1. Incorporation of velocity-dependent restitution coefficient and particle surface friction into kinetic theory for modeling granular flow cooling

    Science.gov (United States)

    Duan, Yifei; Feng, Zhi-Gang

    2017-12-01

    Kinetic theory (KT) has been successfully used to model rapid granular flows in which particle interactions are frictionless and near elastic. However, it fails when particle interactions become frictional and inelastic. For example, the KT is not able to accurately predict the free cooling process of a vibrated granular medium that consists of inelastic frictional particles under microgravity. The main reason that the classical KT fails to model these flows is due to its inability to account for the particle surface friction and its inelastic behavior, which are the two most important factors that need be considered in modeling collisional granular flows. In this study, we have modified the KT model that is able to incorporate these two factors. The inelasticity of a particle is considered by establishing a velocity-dependent expression for the restitution coefficient based on many experimental studies found in the literature, and the particle friction effect is included by using a tangential restitution coefficient that is related to the particle friction coefficient. Theoretical predictions of the free cooling process by the classical KT and the improved KT are compared with the experimental results from a study conducted on an airplane undergoing parabolic flights without the influence of gravity [Y. Grasselli, G. Bossis, and G. Goutallier, Europhys. Lett. 86, 60007 (2009), 10.1209/0295-5075/86/60007]. Our results show that both the velocity-dependent restitution coefficient and the particle surface friction are important in predicting the free cooling process of granular flows; the modified KT model that integrates these two factors is able to improve the simulation results and leads to better agreement with the experimental results.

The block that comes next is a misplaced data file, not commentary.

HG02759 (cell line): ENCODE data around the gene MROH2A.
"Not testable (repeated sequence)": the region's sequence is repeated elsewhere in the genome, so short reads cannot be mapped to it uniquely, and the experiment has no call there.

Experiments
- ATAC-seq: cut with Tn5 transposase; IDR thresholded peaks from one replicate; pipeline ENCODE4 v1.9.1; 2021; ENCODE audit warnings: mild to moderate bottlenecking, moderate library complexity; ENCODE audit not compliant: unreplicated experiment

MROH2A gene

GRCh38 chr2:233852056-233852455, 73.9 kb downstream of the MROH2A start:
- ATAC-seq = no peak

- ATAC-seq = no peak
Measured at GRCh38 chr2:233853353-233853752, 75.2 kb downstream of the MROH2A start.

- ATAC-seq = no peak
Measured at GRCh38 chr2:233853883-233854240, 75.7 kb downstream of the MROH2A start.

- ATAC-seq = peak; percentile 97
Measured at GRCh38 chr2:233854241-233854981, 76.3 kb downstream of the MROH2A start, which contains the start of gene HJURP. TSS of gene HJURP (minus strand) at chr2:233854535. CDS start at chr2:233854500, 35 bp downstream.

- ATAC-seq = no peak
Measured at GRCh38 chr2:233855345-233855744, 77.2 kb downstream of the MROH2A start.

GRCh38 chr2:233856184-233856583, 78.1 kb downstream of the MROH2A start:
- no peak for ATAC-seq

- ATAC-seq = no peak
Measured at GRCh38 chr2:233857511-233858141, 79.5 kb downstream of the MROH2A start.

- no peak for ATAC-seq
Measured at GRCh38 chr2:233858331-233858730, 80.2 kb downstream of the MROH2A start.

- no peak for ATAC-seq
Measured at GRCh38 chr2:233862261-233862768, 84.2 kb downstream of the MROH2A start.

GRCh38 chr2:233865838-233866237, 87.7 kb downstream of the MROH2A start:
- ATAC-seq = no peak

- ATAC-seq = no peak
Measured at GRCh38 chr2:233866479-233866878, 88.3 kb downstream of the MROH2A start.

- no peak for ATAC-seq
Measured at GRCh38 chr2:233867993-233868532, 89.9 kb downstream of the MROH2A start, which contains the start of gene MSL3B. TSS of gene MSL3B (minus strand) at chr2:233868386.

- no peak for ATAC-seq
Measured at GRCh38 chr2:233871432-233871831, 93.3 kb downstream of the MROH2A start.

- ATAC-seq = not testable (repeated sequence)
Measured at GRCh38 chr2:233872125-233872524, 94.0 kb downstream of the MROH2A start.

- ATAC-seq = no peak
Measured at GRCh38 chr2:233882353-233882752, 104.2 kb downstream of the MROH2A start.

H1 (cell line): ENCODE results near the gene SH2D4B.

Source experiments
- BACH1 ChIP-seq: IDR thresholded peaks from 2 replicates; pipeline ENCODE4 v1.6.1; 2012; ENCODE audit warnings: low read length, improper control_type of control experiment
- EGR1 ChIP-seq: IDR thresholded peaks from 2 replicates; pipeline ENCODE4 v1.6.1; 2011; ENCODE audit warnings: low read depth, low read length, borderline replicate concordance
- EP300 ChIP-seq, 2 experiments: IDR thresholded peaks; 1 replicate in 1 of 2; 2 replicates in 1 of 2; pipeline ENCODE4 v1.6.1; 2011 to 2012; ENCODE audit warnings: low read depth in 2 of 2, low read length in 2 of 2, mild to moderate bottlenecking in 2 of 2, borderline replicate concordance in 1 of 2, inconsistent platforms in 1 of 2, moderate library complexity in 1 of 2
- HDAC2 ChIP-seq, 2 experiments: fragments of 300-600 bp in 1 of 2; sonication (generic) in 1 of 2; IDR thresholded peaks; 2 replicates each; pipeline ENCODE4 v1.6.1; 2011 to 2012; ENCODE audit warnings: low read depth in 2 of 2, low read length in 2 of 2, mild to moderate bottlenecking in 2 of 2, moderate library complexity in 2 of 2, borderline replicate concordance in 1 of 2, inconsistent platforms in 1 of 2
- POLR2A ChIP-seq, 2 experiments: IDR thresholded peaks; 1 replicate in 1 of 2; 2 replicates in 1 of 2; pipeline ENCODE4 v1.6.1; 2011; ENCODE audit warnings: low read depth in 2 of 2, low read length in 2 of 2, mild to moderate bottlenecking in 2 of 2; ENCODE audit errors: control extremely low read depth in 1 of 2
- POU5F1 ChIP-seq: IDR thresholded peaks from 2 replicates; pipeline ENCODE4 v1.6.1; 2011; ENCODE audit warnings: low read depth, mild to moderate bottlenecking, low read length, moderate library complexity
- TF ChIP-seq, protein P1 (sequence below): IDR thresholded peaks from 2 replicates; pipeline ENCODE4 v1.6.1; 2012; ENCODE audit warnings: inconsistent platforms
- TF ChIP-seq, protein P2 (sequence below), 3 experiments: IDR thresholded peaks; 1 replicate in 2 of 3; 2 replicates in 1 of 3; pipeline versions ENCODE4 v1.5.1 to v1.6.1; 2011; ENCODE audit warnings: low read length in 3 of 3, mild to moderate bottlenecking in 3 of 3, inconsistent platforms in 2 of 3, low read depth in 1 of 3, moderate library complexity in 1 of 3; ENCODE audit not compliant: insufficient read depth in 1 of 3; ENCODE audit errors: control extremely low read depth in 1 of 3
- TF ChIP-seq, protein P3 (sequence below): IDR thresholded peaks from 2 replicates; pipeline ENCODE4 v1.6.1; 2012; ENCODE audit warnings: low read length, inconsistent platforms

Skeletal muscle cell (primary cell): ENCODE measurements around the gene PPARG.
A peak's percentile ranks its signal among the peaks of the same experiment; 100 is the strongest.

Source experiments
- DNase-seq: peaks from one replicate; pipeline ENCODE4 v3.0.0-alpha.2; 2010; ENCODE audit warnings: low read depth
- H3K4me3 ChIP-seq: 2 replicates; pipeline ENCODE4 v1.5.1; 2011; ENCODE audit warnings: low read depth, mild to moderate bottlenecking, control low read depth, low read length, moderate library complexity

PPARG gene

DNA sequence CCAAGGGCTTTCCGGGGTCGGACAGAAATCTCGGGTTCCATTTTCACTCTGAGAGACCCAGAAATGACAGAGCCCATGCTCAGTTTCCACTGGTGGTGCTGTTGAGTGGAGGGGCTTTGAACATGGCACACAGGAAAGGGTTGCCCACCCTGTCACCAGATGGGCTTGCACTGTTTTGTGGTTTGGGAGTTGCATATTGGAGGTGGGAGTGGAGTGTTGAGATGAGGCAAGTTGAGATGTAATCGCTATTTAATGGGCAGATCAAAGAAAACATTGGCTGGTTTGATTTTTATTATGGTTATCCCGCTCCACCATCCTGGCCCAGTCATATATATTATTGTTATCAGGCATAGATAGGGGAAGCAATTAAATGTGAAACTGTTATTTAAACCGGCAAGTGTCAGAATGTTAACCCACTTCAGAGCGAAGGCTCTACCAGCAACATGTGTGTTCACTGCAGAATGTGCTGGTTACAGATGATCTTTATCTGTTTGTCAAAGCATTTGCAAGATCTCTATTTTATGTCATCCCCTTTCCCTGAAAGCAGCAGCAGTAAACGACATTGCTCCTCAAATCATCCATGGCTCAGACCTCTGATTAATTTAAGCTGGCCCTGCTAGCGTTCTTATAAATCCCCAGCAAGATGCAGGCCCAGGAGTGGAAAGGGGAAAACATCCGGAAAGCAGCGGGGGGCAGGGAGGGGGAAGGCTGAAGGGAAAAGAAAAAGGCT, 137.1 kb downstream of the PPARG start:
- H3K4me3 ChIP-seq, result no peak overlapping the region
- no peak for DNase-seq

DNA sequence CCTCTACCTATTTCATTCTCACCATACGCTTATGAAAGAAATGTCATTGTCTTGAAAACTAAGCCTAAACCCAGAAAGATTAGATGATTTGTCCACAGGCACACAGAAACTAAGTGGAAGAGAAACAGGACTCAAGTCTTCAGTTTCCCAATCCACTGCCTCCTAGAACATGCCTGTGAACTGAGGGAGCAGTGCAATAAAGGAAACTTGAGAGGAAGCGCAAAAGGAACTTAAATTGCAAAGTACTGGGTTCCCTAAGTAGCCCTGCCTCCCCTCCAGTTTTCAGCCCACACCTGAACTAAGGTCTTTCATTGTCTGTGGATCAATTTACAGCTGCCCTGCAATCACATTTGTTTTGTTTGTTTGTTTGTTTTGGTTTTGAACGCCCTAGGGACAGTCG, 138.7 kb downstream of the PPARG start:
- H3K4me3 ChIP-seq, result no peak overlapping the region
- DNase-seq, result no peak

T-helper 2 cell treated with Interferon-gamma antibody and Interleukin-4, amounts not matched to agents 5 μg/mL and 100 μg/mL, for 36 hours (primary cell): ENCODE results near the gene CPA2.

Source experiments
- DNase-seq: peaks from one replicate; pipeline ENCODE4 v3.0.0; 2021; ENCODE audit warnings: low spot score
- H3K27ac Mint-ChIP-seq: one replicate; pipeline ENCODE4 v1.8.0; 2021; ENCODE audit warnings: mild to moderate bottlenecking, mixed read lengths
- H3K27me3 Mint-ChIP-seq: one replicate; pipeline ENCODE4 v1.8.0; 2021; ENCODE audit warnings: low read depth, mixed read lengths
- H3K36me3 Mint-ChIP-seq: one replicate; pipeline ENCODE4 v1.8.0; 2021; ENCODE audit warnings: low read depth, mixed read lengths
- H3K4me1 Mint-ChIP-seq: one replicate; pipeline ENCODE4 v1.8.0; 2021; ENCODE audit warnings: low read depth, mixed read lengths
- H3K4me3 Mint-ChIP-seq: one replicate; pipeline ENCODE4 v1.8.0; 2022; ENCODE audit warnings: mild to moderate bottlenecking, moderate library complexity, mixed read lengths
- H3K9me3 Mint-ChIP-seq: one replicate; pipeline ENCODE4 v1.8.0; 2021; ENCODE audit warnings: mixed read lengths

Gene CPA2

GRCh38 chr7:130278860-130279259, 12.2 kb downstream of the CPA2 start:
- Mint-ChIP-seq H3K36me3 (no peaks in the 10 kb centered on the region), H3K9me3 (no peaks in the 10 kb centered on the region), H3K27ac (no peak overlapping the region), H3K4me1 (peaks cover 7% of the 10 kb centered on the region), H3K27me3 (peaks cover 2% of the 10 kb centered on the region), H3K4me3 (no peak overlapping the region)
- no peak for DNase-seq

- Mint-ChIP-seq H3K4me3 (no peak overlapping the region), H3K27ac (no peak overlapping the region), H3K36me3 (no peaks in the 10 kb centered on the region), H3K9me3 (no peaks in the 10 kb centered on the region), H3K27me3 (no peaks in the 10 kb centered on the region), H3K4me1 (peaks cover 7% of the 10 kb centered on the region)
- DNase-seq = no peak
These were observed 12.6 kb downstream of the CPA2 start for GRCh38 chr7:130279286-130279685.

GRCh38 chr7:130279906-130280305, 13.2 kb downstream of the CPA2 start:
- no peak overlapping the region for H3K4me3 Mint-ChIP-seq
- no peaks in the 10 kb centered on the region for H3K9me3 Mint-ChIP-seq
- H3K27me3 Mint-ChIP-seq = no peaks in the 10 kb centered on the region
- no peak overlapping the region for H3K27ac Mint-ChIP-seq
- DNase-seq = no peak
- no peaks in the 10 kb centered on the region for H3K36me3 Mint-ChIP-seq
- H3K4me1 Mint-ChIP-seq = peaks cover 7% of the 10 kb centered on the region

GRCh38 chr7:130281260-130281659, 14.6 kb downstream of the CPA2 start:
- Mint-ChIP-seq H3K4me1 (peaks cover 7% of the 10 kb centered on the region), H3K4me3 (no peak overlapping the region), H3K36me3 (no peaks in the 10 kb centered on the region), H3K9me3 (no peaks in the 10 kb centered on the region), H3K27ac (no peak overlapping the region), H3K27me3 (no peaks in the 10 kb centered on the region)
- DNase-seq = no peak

2. Temperature Field Accurate Modeling and Cooling Performance Evaluation of Direct-Drive Outer-Rotor Air-Cooling In-Wheel Motor

    Directory of Open Access Journals (Sweden)

    Feng Chai

    2016-10-01